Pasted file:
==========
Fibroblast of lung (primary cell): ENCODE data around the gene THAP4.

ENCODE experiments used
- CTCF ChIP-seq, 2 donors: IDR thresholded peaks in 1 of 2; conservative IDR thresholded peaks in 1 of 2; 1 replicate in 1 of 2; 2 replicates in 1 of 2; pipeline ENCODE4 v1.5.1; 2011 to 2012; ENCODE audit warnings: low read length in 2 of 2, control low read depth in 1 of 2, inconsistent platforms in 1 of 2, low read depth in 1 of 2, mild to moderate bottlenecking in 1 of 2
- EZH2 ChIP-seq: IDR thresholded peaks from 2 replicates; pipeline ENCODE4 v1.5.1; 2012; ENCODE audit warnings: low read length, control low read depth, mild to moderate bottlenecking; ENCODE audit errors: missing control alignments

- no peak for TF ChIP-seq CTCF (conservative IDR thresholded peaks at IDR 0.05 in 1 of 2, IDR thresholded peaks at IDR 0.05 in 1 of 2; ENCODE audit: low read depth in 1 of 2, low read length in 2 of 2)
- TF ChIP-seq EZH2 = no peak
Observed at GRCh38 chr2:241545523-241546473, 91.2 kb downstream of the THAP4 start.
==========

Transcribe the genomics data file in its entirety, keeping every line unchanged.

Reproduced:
Fibroblast of lung (primary cell): ENCODE data around the gene THAP4.

ENCODE experiments used
- CTCF ChIP-seq, 2 donors: IDR thresholded peaks in 1 of 2; conservative IDR thresholded peaks in 1 of 2; 1 replicate in 1 of 2; 2 replicates in 1 of 2; pipeline ENCODE4 v1.5.1; 2011 to 2012; ENCODE audit warnings: low read length in 2 of 2, control low read depth in 1 of 2, inconsistent platforms in 1 of 2, low read depth in 1 of 2, mild to moderate bottlenecking in 1 of 2
- EZH2 ChIP-seq: IDR thresholded peaks from 2 replicates; pipeline ENCODE4 v1.5.1; 2012; ENCODE audit warnings: low read length, control low read depth, mild to moderate bottlenecking; ENCODE audit errors: missing control alignments

- no peak for TF ChIP-seq CTCF (conservative IDR thresholded peaks at IDR 0.05 in 1 of 2, IDR thresholded peaks at IDR 0.05 in 1 of 2; ENCODE audit: low read depth in 1 of 2, low read length in 2 of 2)
- TF ChIP-seq EZH2 = no peak
Observed at GRCh38 chr2:241545523-241546473, 91.2 kb downstream of the THAP4 start.